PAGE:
Reid Back for North Carolina, but Did Tar Heels Miss Him?
The news for the North Carolina basketball team is not that J.R. Reid is back. It’s that the Tar Heels have hardly missed him.
While Reid spent the first month of the season recovering from surgery to repair a stress fracture in his left foot, North Carolina went 8-1.
“We’ve got a lot of great players,” Reid said Wednesday. “That is what North Carolina basketball is about. Me being out of there doesn’t make that much of a difference.”
If that sounds a bit diplomatic, even for one well-exposed to the team-first ways of North Carolina Coach Dean Smith, it probably is.
Few teams, including one as talented as No. 7 North Carolina, can lose an Olympian and All-American center such as Reid for any period of time and not be affected. But the Tar Heels certainly made a good case during Reid’s absence.
Not that they have stumbled since Reid returned to limited action 12 days ago in a 104-78 rout of UCLA. But they learned that life without Reid, all 6 feet 9 inches and 256 pounds, was more than possible, it could be productive.
The Tar Heels (10-1) take an 8-game winning streak into tonight’s 7:30 nonconference game against San Diego State (5-3) at the San Diego Sports Arena.
Included in that streak are victories over Indiana; Arizona, the team that last season eliminated the Tar Heels from the NCAA tournament; and a rematch victory over Missouri, the team that 10 days earlier had defeated them in the semifinals of the Big Apple NIT.
“They have played exceptionally well without Reid,” SDSU Coach Jim Brandenburg said. “They are just trying to break him in slowly.”
Reid has played sparingly in his two games, recording 16 points and 7 rebounds. His playing time was limited to no more than 8 minutes per half to allow him to work his way gradually back into shape. The limit is to be increased to 12 minutes for tonight’s game, and that could be pushed to the maximum because of a recent injury to 6-10 junior Scott Williams.
Williams sprained his ankle in the Tar Heels’ last game, a 102-74 victory over Towson State. He has not practiced since the team arrived in San Diego Tuesday and is listed as doubtful.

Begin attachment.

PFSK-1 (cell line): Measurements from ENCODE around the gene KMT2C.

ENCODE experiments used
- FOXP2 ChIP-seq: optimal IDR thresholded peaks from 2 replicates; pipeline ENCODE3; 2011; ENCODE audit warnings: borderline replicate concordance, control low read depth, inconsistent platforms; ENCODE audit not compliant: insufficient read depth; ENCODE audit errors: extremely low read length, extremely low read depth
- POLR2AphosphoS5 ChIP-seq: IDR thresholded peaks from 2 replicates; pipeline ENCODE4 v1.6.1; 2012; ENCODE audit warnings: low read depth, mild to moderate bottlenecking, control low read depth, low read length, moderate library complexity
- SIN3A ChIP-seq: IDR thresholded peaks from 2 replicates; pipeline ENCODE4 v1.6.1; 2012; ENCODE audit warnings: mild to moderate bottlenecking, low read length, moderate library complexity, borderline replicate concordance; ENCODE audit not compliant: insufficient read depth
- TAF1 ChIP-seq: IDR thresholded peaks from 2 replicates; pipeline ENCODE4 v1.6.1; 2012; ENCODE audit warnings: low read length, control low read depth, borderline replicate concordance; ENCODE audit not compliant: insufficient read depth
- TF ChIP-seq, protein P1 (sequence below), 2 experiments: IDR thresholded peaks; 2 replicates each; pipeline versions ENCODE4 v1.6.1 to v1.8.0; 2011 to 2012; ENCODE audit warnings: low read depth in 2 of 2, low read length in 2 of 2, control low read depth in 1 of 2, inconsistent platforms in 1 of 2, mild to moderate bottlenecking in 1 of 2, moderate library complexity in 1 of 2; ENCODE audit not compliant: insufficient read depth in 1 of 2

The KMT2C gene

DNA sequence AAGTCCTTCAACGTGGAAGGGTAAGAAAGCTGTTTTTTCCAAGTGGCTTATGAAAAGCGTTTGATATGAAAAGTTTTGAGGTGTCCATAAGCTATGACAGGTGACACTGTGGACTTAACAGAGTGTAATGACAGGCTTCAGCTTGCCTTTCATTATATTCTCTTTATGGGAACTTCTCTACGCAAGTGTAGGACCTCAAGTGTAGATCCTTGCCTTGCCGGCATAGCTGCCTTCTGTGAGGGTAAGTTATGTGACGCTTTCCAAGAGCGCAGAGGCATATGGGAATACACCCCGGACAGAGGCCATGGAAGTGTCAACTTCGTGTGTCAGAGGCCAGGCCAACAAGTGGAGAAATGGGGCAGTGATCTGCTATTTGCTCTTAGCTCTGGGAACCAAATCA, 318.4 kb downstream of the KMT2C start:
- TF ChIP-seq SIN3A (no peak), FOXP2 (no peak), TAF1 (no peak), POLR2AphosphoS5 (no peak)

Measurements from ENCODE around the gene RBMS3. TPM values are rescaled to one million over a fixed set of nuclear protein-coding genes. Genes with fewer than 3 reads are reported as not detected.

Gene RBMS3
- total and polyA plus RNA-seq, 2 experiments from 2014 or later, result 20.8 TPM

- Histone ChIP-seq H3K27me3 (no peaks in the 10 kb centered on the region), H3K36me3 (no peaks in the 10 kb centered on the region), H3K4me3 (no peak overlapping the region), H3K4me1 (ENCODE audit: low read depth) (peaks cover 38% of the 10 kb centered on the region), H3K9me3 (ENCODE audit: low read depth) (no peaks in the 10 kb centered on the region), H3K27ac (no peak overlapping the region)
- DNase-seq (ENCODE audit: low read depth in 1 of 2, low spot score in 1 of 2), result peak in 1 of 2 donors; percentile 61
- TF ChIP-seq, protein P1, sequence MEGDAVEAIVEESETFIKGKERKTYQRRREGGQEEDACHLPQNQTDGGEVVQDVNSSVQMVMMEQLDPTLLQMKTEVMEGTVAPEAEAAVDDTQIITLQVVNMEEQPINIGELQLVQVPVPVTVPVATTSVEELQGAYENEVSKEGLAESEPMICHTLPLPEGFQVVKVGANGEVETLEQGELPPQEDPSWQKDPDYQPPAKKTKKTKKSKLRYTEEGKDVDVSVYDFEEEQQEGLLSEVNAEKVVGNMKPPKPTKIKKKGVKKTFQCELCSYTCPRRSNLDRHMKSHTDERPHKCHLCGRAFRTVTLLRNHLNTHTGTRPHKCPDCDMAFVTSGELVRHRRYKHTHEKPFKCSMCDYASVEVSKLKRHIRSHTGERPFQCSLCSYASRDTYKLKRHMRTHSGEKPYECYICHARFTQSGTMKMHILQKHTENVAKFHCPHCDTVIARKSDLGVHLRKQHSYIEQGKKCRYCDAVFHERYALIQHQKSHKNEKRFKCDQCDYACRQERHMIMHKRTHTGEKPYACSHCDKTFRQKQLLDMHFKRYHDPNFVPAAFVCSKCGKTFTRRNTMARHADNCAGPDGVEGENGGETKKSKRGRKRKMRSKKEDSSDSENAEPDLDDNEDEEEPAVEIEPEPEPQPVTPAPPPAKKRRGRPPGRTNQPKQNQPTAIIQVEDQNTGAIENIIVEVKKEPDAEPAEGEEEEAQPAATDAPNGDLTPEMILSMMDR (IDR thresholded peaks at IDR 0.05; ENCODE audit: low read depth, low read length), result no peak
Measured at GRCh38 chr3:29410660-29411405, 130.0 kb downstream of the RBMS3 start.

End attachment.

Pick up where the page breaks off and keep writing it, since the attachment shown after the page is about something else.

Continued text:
But despite Williams’ injury, there are no immediate plans to return Reid to the starting lineup. His place likely will be taken by Pete Chilcutt, a 6-9 sophomore who is averaging 9.2 points and 6.8 rebounds.
But Chilcutt alone did not made up for the early absence of Reid, who averaged 18 points and 8.9 rebounds as a sophomore.
Kevin Madden has stepped in and nearly doubled his scoring average from last season, to 17.1 points per game. Williams has taken over as the team’s leading rebounder at 7.8 per game. And Rick Fox, a 6-7 sophomore who averaged 4.0 points last season, has made a valuable contribution, averaging 10.6 points.
Reid said he enjoyed his teammates success while he was sidelined but said he is looking forward to the time when he once again can make a full contribution.
“I’m taking things slowly now,” Reid said. “The doctors and trainers want to be sure my conditioning comes along. There is no sense in rushing.”
Too much, too long is what Reid figured caused the injury in the first place.
“I’ve been playing basketball for a long time, and the wear and tear finally got to me,” Reid said. “The best thing I could have had was a rest.”
That might have been especially so after a summer Reid spent with the U.S. Olympic team. There were tryouts, practice camps and a series of exhibitions against National Basketball Assn. players even before the team reached the Summer Games in Seoul, South Korea.
Then came the loss in the semifinals to the Soviet Union and the disappointment of having to settle for the bronze medal.
“I still think if we played them (the Soviets) 10 times, we’d beat them nine times,” Reid said. “They shot great and played their best game against us.”
Reid said he was prepared for a lot of criticism when he returned to the United States but found the reaction mild.
“Everyone knew we gave it our best,” Reid said. “I think Coach (John) Thompson took it the hardest. But we all stuck together; no one criticized each other. We just lost; that’s it.”
It was soon after Reid returned, on Oct. 28, that the stress fracture was diagnosed. Surgery was ordered for the next day. The recovery has gone smoothly, Reid returning about on schedule. Now comes the process of blending back into what was a successful mix without him.
“Reid is letting the game come to him,” Brandenburg said. “He is playing a role on the floor. He is making the best of his little cameo time on the floor.”
San Diego State officials are expecting one of the largest crowds in school history for the game, but it remains far from a sellout. About 7,000 tickets have been distributed, and officials said they expect a crowd of about 10,000 in the 13,741-seat arena. The Aztecs’ largest crowd was 11,044 to see an 85-69 loss to No. 1 DePaul in 1980. . . . Aztec junior guard Michael Best was bothered by a sore left knee in a 91-72 victory against St. Francis (N.Y.) Tuesday, but it is not expected to limit him tonight. The soreness is the result of pins left in Best’s knee during surgery while Best was in high school, trainer Brian Barry said. Barry said Best declined surgery to remove the pins over the summer but is expected to have them removed after the season. Best, a transfer from Clemson, had the first big game of his career the last time he played North Carolina, scoring 20 points and getting 8 rebounds as a Tiger freshman.